It’s hard to talk about Donald Trump’s record on COVID-19 without sounding hyperbolic. That’s because the documented facts are so awful: Trump constantly deceived the public and interfered in every element of the government’s response, leading to hundreds of thousands of deaths that were, according to his own advisers, unnecessary. Every new examination of this catastrophe yields more evidence of the former president’s perfidy. The latest revelations, unearthed by Washington Post reporters Yasmeen Abutaleb and Damian Paletta, show how Trump, behind the scenes, tried to conceal the crisis to protect his image.
Abutaleb and Paletta present their findings in a new book, Nightmare Scenario: Inside the Trump Administration’s Response to the Pandemic That Changed History. The book, which relies in part on interviews with former Trump administration officials, won’t be available until June 29, but excerpts quoted in the Post describe several incriminating episodes. In at least two cases, Trump tried to keep infected Americans from setting foot in the United States, not to prevent the virus from spreading, but to prevent the infections from being counted as part of Trump’s record. In one instance—Trump’s opposition to letting 14 Americans return from a cruise ship, the Diamond Princess—the authors add backstage details: Trump complained to Alex Azar, his secretary of health and human services, that the return of the infected Americans “doubles my numbers overnight.” The authors report that Trump tried to fire the official who approved the decision.
The book also reveals a second episode, previously unreported, in which Trump repeatedly proposed that Americans who had been infected overseas should be shipped to the U.S. military base at Guantánamo Bay, Cuba. “Don’t we have an island that we own?” Trump asked his aides. “What about Guantánamo?” The word island was central to Trump’s idea: According to the authors, he was “eager to suppress the numbers on U.S. soil,” and he figured that people who were kept off the mainland wouldn’t count. In both cases, the infected citizens could have been quarantined at facilities in the continental United States. That would have impeded the spread of the virus, but Trump, in his own words, viewed the presence of such people on the mainland as a threat to him “statistically.”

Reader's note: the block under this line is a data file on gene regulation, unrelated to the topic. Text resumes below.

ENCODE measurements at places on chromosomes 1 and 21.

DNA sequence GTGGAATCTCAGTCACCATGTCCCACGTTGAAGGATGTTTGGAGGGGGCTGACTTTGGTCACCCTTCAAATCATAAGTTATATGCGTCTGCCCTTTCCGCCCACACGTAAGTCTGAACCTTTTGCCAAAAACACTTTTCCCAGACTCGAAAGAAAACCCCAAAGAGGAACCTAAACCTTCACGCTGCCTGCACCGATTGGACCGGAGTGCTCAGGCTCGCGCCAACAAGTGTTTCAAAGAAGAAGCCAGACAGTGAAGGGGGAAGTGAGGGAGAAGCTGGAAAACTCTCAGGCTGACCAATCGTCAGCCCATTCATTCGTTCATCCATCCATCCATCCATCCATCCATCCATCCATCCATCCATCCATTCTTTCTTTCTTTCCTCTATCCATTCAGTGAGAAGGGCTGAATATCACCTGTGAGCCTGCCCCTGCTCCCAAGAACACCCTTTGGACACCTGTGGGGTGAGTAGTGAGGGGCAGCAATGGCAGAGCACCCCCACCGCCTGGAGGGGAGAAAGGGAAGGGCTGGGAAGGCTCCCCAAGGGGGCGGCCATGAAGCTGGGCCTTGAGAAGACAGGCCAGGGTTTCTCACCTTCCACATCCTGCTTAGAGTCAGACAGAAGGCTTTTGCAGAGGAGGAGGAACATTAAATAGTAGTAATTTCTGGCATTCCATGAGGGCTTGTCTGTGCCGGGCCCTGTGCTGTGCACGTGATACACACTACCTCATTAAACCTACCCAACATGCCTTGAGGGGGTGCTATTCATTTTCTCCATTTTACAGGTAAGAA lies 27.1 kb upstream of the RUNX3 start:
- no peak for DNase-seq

Trump’s biggest concern was testing. By producing test kits for the virus and administering them to more and more Americans, doctors and the government were gradually ascertaining the breadth of the crisis. Trump chafed at this progress—he said it made him “look bad”—because he figured that if people weren’t tested, their infections wouldn’t be recorded and wouldn’t be counted against him. The authors report that in a phone call on March 18, 2020, Trump told Azar, “Testing is killing me! … I’m going to lose the election because of testing! What idiot had the federal government do testing?”
Trump and his aides belittled and resisted various lifesaving public health measures. The book reports that Marc Short, a veteran Trump aide who was then serving as Vice President Mike Pence’s chief of staff, opposed a plan to send free masks to every household, on the grounds that it would alarm the public. Senior Trump officials ridiculed masks, likening them to a “training bra” or “underwear on your face.” Short also opposed the economic shutdown that slowed the spread of the virus in March and April 2020. And on the rare occasions when Trump pushed subordinates to move more quickly, he did so for personal advantage, not public health: In the fall, according to the book, he tried to oust FDA Commissioner Stephen Hahn for refusing to strong-arm FDA scientists into approving COVID vaccines before Election Day.
One anecdote reported in the book is more significant than it might seem. In late March 2020, Robert Kadlec, a senior HHS official, went to Trump’s senior adviser and son-in-law, Jared Kushner, with a plan to mass-distribute masks. When Kushner learned that the masks wouldn’t arrive until June, he exploded. “We’ll all be dead by June,” he told Kadlec. In the Post’s retelling, this conversation comes across as a tale of delay and frustration. But it’s worse than that. It shows how gravely Kushner and others in the White House privately viewed the crisis, while Trump was telling Americans that the virus would soon disappear.
The Post doesn’t specify the date of Kushner’s outburst, but in public, Trump was belittling the virus through this period. “It will go away,” he assured the press on March 30. “We are doing a great job.” The next day, when a reporter suggested that Trump had “lulled Americans into a false sense of security,” Trump replied, “It’s going away. It’s going to go away, hopefully at the end of the month.” On April 3, he repeated, “It is going away.” A week later, he added, “It will be gone, and it won’t be that much longer.”
Days after Kushner’s private eruption about the mask shortage, Trump dismissed complaints from doctors that they didn’t have enough masks. “We have masks. We have everything. … We’re in great shape,” Trump told reporters on April 10. And contrary to Kushner’s fear that “we’ll all be dead by June,” Trump publicly insisted that the risk of death from the virus was overrated and that it was more important to reopen businesses and boost the stock market.
Trump didn’t personally kill the 600,000 Americans who have died from COVID-19. But he achieved that result in every way he could: by downplaying the threat, opposing efforts to track and control the virus, deriding masks, and launching political attacks on governors who tried to save lives. By orders of magnitude, it’s the most lethal betrayal of American citizens by their own president. The carnage would have been even worse, according to the authors, had it not been for “enormous efforts made to prevent Trump from acting on his worst instincts.” The more we learn, the worse the story gets.